[LINK] Re: RFID in Govt, and in People

Geoffrey Ramadan gramadan at umd.com.au
Thu Oct 5 23:31:39 AEST 2006


Interesting approach, but from may understanding, all you have done is 
to make the RFID tag resonate, by bombarding it with radiation. And then 
listening for the resulting resonate frequency.

As you correctly point out, everything has a natural resonate frequency.

The question is, is there is any useful information in the resulting 
resonate frequency. (i.e is it being modulated)?

Charging in HF tags is done by induction. In particular the antenna coil 
geometry is designed to transfer energy via induction.

I suspect that there would not be sufficient "inductive" coupling to 
transfer enough energy to "charge" the RFID tag to power the microchip, 
and thus modulate the resulting signal. Which is quite different from 
getting it to resonate.

Yes I believe you have been able to detect the resonate frequency.

But I don't believe you have been able to extract a modulated signal 
that you can read and decode to get useful data. You even hinted at this 
- " I use the term 'reading' in a very loose manner."


Geoffrey Ramadan B.E.(Elec)
Chairman, Automatic Data Capture Association (www.adca.com.au)
Managing Director, Unique Micro Design (www.umd.com.au)

Adam Todd wrote:
> At 07:03 PM 4/10/2006, you wrote:
>> Adam Todd wrote:
>>>  ... From 478 cm's away I could read the RFID with no problem at 
>>> all. ...
>>> I'm not even going to begin with what happens after you can read it. 
>>> ...
>> At 18:29 +1000 4/10/06, Geoff Ramadan wrote:
>>> 1) what device did you use to read the passport?
>>> 2) how was the passport presented. Was it opened or closed?
>>> 3) could you read it while it was closed.
>> In addition, Adam:
>> 4) do you mean that you:
>>    a) extracted a bit-string;  or
> Yes.
>>    b) extracted human-readable data
> Prefer not to disclose.
> (Does that disclose something??)
>> 5) if b), could you provide some sample data.
>>    (Naturally you'd want to avoid providing data with security
>>    implications;  so partial data or data that is, shall we say,
>>    'lightly falsified but indicative' might be best)
> I don't think it's possible to put sample data into a public place 
> without the issue of security implications.  I'll discuss it with my 
> playmate and see what we can come up with.
> The "data" would in fact be, as explained on the passport, the same as 
> the content of the passport in readable format.  Again, I'd resist 
> saying any more, other than to hint that privacy issues go beyond the 
> obvious.
> To be honest it really wasn't that hard, but then when is anything 
> "technological" hard?
> I should say that I've been working with One Wire touch memory systems 
> and RFID devices for a LONG time now, since the late 1980's so this 
> isn't a new concept to me.
> I use the term "reading" in a very loose manner.  I won't say more.
> Look can I say something fundamental.  I'm not adverse to RFID 
> technology being used and I know damn well no matter how "encrypted" 
> and "coverted" the data is, it can always be read, intercepted, 
> duplicated and recreated.  It's electronic.  There are no means I know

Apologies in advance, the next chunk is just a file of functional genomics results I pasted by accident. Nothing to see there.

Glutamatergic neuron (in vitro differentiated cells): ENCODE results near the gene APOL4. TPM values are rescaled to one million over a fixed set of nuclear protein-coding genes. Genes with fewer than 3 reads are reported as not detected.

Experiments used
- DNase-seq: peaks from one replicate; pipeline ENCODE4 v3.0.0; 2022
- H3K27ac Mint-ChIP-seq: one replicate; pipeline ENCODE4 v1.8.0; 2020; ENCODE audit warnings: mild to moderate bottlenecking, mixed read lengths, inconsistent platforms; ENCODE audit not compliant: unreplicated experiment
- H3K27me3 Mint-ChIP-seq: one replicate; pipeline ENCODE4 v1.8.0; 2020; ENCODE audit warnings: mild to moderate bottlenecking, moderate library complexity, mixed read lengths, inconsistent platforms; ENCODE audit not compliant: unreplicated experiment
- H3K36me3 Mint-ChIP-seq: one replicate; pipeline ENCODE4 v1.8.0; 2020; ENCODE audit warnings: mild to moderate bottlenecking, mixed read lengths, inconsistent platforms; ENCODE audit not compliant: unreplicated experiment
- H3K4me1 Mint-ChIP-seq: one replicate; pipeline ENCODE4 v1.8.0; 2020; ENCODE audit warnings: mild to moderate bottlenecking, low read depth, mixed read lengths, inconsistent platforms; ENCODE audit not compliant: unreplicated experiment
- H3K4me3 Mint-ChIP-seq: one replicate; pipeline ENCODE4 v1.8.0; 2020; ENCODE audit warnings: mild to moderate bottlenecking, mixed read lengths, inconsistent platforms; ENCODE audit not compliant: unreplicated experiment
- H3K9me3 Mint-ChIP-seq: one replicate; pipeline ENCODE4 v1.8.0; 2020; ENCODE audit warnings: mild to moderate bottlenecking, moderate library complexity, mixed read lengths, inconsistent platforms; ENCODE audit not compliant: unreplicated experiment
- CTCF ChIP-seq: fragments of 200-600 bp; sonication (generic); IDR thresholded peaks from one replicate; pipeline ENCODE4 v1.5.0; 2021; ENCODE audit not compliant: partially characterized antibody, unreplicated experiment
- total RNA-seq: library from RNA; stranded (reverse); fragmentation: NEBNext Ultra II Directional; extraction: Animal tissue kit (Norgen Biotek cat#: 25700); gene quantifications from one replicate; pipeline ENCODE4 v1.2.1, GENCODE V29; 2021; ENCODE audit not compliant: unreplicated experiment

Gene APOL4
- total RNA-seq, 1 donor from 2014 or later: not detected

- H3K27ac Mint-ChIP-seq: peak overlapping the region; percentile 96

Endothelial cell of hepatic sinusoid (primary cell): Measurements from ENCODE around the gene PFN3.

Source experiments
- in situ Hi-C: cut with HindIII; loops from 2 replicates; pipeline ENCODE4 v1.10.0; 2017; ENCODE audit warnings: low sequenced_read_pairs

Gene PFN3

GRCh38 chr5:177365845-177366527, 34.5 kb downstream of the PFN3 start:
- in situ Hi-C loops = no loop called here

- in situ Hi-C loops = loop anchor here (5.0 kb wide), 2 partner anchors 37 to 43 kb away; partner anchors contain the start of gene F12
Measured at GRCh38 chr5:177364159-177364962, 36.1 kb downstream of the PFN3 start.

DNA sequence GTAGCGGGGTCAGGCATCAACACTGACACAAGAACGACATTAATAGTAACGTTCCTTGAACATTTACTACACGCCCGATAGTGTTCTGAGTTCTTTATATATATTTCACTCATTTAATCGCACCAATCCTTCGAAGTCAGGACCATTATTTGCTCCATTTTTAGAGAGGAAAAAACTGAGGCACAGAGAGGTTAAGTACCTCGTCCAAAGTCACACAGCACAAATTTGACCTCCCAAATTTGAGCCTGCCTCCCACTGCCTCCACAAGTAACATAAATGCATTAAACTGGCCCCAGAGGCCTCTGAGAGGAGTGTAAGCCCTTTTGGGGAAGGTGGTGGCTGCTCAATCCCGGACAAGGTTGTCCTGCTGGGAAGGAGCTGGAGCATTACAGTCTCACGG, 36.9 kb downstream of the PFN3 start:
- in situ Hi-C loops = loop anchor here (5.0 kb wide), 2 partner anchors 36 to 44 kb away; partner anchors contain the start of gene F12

> of to prevent replication of electronic stored data.
> DeCSS is great for DVD's in principal 99% of people don't care and 
> haven't the ability, but 1% will always be able to find a way even 
> with persistence.
> If there is a LEGAL WAY, there is ALWAYS an illegal way.
> Once the RFID is excited to transmit, that's it.  It's in the open.  
> There are ways to make low powered devices or even limited range 
> devices gain range and become amplified.
> Lets face it, it's not that hard to build a listening device that is 
> powered not by a battery but by the directing of day a 2Mhz RF signal 
> in the direction of the device.  The Higher the 2Mhz power the more 
> excited the transmitter on the device.
> It's easy to detect low emissions of power (Star Trek has been doing 
> it for decades!) it's even easier to detect emissions of RF.
> It's not difficult to detect disabled devices simply by resonating the 
> circuits.  I do it all the time.  Depending on the location, type of 
> equipment and the requirements, it's no different to finding room 
> resonance by raising and lowering the frequency of your voice.  
> (Didn't you do that as a kid to create a resonance?)
> My concern is more along the lines of the ease in which the device is 
> excited, the ease in which it can be excited by high power excitement, 
> and the fact that it potentially contains digital data that might be 
> used for fraud.
> But then you just need a copy of the Human Visual page with a 
> signature and photo, date of birth and you're away.
> How many times do you get TOLD and ASKED by people for your date of 
> birth supposedly as a means of Security and Identification?
> Honestly a Date of Birth is meaningless as security.  It's pretty much 
> deemed public information to be honest.
> If you have a name and a DOB, you can pretty much find anything you 
> want about a person.  If you just have a Name, you are pretty helpless.
> Why can't there be a mismatch of data between the RFID and the Visible 
> page - then you have a "checksum" or a "parity" checking mechanism 
> that is HUMANLY untamperable.
> Enough said.
> If anyone wishes more information or discussion, please contact me in 
> private.
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